Bulletin
Investor Alert
×

Outside the Box Archives | Email alerts

Aug. 26, 2019, 2:42 p.m. EDT

Trump’s assault on China and the Fed hits American consumers with a hidden tax

Misguided White House leaves investors on the rocks and in a hard place

new
Watchlist Relevance
LEARN MORE

Want to see how this story relates to your watchlist?

Just add items to create a watchlist now:

or Cancel Already have a watchlist? Log In

By David R. Kotok


Getty Images

In a shooting war the guns are pointed at the enemy. In a trade-tariff war the guns are pointed inward. No one wins. This is the current state of U.S. trade policy towards China.

Western and American models of war favor brute force overwhelming the enemy. Asian martial arts turn an assailant’s force back on the attacker. The U.S. fired first against China trade with broad and brute force; China is answering with martial arts precision.

The U.S. is in a war and President Donald Trump and his trade adviser Peter Navarro put us there. The U.S. could have used precision tactics to counter IP theft or to improve 5G technology security. We didn’t. We picked on washing machines and flat-rolled steel. Trump was duped by Navarro’s argument that China would yield. Navarro has been proven wrong by subsequent events and outcomes.

China’s responses to the U.S. on trade are precisely targeted and scripted. The Chinese have planned for all contingent development options and for much higher levels of war with the U.S.; Trump and Navarro have forced them into that position. China will not yield, in my view. Time is on their side, the Chinese are patient, and their culture allows for both patience and precision.

Meanwhile, Trump is acting like a playground bully. Navarro owns the advisory role and the argument in favor of the present U.S. trade war policy. Trump owns the decisions. Together they are digging a hole , and that hole is getting deeper . Market agents know it. Farm-state voters know it. Financial agents know it.

Trump recently tweeted he wants the Federal Reserve to cut rates by 100 basis points . The result of such a move would be devastating to the U.S. economy. Sure, Trump’s real estate business ventures would have a 100 basis-point improvement thanks to lower borrowing costs, and the cost of financing Trump’s trillion-dollar federal deficit would be less as Treasury bill rates would fall.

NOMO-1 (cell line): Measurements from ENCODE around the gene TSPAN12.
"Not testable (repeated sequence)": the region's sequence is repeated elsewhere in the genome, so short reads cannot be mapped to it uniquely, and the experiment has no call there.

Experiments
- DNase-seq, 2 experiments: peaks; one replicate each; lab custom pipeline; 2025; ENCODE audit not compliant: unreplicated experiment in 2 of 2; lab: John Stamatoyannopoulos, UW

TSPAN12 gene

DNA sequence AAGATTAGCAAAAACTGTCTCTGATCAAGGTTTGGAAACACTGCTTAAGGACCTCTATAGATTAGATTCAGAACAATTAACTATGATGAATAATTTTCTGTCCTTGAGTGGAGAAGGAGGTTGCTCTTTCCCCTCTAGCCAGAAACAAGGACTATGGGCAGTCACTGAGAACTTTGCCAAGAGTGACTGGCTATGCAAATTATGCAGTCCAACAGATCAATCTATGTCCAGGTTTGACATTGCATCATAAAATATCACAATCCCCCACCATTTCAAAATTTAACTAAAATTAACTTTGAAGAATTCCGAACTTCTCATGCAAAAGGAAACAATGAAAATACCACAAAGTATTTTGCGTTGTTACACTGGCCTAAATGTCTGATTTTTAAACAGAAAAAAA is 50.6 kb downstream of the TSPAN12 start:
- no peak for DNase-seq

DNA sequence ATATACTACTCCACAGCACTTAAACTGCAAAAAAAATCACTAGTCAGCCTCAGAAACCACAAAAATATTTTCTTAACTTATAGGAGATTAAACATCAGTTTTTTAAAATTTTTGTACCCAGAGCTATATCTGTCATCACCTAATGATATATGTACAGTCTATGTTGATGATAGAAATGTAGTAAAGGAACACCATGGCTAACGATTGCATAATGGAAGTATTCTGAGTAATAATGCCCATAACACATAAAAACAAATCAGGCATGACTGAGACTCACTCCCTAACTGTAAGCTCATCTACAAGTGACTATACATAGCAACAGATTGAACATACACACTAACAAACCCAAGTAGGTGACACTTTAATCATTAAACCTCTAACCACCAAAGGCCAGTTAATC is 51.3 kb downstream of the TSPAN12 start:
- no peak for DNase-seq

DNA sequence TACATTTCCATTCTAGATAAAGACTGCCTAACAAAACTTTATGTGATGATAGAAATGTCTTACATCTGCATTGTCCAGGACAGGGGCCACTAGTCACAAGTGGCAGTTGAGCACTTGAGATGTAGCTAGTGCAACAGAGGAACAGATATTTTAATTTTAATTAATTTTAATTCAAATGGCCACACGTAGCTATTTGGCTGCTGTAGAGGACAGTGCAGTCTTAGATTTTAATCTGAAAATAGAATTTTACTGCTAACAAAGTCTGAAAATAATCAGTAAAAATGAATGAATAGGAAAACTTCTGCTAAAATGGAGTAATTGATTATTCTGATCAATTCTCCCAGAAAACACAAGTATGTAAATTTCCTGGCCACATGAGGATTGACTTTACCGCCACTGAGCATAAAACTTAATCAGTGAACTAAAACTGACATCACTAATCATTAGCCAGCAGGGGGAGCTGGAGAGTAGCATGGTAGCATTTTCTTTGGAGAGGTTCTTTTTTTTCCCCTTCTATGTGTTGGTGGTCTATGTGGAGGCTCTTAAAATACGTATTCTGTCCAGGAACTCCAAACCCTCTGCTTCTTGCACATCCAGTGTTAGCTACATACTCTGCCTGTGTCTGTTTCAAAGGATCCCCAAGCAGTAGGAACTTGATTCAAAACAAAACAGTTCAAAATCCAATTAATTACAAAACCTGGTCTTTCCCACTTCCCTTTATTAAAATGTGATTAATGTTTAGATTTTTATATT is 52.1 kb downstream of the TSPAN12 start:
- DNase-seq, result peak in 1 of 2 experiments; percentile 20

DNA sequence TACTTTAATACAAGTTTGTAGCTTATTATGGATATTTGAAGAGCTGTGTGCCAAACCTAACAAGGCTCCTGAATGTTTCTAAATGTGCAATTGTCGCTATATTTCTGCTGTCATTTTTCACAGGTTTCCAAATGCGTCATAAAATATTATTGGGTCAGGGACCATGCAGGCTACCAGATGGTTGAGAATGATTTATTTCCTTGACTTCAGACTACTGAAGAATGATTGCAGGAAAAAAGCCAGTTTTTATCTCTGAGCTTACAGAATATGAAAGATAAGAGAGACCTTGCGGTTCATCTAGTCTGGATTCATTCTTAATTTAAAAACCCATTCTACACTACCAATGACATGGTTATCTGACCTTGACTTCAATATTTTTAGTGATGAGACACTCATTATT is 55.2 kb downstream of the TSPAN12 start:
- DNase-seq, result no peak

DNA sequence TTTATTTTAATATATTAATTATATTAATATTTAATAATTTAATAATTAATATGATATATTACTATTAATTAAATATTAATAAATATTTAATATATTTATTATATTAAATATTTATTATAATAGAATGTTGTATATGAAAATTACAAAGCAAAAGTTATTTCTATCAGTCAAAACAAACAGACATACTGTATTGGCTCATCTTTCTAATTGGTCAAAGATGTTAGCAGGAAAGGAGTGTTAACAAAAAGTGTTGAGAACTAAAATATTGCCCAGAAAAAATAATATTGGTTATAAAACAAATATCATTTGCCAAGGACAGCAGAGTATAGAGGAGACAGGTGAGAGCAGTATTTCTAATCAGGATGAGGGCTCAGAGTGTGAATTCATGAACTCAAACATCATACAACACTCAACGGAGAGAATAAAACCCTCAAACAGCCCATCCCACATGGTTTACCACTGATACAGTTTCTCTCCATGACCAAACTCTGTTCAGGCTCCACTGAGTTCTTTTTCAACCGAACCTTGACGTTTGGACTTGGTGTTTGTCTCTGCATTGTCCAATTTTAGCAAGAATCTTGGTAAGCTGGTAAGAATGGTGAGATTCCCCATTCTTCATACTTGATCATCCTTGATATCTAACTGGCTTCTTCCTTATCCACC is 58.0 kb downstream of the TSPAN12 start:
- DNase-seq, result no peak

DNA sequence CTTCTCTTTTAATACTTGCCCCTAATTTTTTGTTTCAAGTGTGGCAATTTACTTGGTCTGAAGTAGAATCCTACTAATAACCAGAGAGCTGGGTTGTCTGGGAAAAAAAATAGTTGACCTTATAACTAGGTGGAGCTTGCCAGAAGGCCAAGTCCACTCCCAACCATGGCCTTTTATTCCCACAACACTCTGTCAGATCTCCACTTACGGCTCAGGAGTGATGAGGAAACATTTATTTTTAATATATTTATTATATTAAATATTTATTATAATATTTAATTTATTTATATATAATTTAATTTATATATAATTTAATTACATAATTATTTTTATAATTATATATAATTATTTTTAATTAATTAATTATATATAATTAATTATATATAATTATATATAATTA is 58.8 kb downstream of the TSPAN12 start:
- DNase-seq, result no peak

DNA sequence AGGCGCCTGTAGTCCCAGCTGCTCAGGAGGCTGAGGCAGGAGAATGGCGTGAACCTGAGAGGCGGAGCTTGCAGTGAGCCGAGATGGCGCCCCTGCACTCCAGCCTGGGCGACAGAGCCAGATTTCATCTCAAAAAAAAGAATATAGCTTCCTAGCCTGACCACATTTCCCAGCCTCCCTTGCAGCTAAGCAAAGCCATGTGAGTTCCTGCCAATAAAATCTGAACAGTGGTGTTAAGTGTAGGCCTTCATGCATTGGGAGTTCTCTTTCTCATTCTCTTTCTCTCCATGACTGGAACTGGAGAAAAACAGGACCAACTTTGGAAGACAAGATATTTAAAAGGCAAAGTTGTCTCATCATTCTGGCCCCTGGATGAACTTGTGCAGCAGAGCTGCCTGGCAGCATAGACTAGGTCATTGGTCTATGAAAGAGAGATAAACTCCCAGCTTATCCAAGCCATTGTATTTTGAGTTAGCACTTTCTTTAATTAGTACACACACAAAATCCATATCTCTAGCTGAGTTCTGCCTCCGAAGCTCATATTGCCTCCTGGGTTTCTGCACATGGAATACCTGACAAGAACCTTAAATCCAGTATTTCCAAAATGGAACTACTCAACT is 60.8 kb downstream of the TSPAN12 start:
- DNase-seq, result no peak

But that would happen at the expense of every household in America. Every saver would suffer an income decline. Americans would witness a transfer from individuals and responsible businesses to profligate borrowers and the federal government. Call it a huge hidden tax on Americans.

Trump will either pivot and deal on China’s terms — or fail.

Trump has taken the tariffs level to a 30% threshold on some items. Apply 30% on all China trade and the total approaches $200 billion. This large amount functions as a direct consumer sales tax — imposed on Americans and collected by the U.S. Treasury as a revenue. A metaphor for a hit to consumers of this size would be a $2-per-gallon permanent hike in gasoline taxes. That is an appropriate way to view what a 30% tariff on all China trade would look like.

Trump’s rank-and-file political-base supporters haven’t felt this pain — yet. It’s coming and my expectation is weakened economic activity in certain U.S. swing states will get Trump’s attention as his 2020 re-election risk rises.

Then Trump will either pivot and deal on China’s terms — or fail.

Read: As U.S.-China trade war deepens, can Corporate America handle the uncertainty?

What investors should do now

At this point, how should investors respond? We can’t believe anything the president says (tweets). So investors are better off ignoring his messages and looking at economic outcomes and market-based pricing.

Investors must think of this period as a hundred-year flood. Buy-and-hold strategies won’t work at this time. Investment portfolios must have a volatility component. In bonds that means duration shifts and “barbell” strategies. In stocks that means an active-management strategy and periodic cash-reserve usage. In credit that means emphasizing high-quality over junk.

1 2
This Story has 0 Comments
Be the first to comment
More News In
Economy & Politics

Story Conversation

Commenting FAQs »
Link to MarketWatch's Slice.